(WASHINGTON) — President Joe Biden will announce Wednesday afternoon that his goal of administering 200 million doses of COVID-19 vaccine during his first 100 days will be reached by Thursday, Day 93 since he took office.
After reaching his initial goal of 100 million shots by Day 58, Biden subsequently doubled the goal. Biden’s total does not include 13 million doses which were administered at the end of the Trump administration.
Even as the administration celebrates that milestone, Biden will also highlight an incentive to encourage those who are hesitant to seek out the shot. The president is set to discuss a paid leave tax credit to employers to fully pay for any time off employees need to either get a shot, or recover from any side effects afterwards.
On a call with reporters, administration officials highlighted research from the Society of Human Research Management indicating about a quarter employees said they would be more likely to get a shot if their employer offered incentives like a gift card, while one-fifth said they would be more likely to get a shot if they were offered additional paid time off.
“The president believes that no one should have to lose a single dollar from their paycheck, because they got vaccinated — plain and simple,” said an administration official. “So that’s why today, the president will call on every employer in America, small, medium, large, to give their employees any time off they need to get vaccinated, with pay. And to give employees any time off needed, if they feel under the weather after the shot, with pay also.”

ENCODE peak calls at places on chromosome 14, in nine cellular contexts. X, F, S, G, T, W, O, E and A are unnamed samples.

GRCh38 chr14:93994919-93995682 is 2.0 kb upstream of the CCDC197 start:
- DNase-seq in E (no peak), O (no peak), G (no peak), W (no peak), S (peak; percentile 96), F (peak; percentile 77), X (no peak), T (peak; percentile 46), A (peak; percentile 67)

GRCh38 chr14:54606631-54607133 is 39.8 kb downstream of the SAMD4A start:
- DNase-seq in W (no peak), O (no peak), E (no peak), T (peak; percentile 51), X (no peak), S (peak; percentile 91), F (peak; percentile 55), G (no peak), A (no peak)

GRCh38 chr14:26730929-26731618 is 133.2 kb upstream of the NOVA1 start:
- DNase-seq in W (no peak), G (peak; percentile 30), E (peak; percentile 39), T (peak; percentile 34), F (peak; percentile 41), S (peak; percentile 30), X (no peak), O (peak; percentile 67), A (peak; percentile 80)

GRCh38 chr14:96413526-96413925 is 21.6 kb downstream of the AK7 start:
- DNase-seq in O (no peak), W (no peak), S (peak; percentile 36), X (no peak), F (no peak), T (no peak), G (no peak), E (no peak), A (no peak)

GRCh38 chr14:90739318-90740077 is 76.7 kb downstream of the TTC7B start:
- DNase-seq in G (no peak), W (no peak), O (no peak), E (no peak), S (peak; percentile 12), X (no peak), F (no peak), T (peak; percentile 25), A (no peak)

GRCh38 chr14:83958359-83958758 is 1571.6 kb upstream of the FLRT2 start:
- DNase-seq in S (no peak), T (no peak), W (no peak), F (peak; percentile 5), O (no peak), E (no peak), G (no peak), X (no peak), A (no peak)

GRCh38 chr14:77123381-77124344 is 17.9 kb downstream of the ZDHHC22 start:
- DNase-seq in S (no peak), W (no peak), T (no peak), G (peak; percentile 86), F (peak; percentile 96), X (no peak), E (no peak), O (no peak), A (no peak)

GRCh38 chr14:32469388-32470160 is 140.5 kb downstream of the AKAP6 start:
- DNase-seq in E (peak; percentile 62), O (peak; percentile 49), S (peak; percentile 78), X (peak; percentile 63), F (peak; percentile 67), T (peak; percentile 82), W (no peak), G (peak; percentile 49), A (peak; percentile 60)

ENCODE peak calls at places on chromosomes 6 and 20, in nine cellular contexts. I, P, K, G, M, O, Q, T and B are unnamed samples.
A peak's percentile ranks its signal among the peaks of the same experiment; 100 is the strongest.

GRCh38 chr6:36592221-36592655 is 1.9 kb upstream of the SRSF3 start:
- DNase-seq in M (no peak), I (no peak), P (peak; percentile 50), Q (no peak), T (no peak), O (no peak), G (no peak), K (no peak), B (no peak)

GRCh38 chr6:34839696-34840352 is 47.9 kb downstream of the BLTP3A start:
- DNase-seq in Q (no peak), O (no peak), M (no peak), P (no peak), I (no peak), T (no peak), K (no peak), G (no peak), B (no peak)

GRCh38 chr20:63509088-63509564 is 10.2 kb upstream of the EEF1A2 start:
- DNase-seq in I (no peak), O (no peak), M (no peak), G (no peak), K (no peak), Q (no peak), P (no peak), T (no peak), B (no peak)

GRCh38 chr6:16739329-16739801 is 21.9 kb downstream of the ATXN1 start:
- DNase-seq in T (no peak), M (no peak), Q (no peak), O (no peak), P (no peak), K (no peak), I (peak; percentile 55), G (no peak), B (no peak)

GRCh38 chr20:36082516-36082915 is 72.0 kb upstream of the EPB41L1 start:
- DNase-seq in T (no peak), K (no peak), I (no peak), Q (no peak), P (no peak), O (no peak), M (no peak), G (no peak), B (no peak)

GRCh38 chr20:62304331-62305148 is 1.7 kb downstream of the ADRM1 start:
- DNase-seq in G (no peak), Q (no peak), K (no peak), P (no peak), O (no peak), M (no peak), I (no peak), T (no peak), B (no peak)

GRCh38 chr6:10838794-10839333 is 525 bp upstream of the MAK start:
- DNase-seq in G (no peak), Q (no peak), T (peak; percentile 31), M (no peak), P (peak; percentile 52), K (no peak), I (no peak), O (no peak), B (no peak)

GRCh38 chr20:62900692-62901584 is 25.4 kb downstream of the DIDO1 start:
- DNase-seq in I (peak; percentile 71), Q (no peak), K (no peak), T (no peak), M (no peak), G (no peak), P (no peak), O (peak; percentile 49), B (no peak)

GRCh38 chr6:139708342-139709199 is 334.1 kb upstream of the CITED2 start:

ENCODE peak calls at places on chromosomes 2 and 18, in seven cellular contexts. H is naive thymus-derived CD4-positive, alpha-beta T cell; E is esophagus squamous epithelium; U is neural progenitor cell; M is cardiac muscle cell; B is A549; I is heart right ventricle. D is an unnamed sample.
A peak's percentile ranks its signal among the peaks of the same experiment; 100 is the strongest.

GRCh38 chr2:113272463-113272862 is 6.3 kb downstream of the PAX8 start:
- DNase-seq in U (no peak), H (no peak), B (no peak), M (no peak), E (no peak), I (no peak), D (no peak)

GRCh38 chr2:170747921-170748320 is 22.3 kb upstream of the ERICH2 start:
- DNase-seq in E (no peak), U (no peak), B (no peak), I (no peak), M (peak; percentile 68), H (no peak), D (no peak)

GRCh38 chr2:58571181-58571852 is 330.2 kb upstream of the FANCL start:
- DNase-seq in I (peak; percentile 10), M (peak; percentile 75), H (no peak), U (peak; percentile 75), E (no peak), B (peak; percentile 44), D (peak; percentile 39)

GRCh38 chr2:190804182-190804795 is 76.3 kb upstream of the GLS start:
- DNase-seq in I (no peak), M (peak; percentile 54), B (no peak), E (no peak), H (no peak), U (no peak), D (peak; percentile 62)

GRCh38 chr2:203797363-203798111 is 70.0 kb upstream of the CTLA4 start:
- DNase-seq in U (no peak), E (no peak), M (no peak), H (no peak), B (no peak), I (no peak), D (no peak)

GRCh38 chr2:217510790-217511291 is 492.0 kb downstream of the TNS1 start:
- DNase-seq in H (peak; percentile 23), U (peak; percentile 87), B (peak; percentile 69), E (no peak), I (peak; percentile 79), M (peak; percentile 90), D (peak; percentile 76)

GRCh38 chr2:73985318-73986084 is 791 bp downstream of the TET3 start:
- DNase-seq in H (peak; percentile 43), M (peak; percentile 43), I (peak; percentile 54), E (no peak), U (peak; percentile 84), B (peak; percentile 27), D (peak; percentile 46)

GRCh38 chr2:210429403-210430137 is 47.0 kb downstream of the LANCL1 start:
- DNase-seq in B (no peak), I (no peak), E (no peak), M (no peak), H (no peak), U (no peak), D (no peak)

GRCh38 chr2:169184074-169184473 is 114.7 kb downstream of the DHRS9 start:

The tax credit the administration is offering employers was included in Biden’s $1.9 trillion COVID-19 relief plan that has already been signed into law.
The credits are meant for businesses with fewer than 500 employees — the Small Business Administration’s definition of a small business — and will reimburse companies up to $500 per day per employee. Many large companies, an administration official said on a call, have informed the White House they are already offering incentives to their employees to get vaccinated, like providing time off.
Polls consistently show Republican voters are less likely to consider getting vaccinated than Democrats or Independents. White House officials did not directly say their efforts to recruit employers to the cause was designed to appeal to conservatives, although the administration has frequently suggested local leaders are more likely to be effective messengers than federal government officials.
“We do feel confident that if the public sees other people getting vaccinated, including in their workplace, including their employer, people that they know, and hear from local experts, that they will do their homework and make the decision more and more likely to get vaccinated,” an administration official said when asked if the effort was designed to reach skeptical conservatives.
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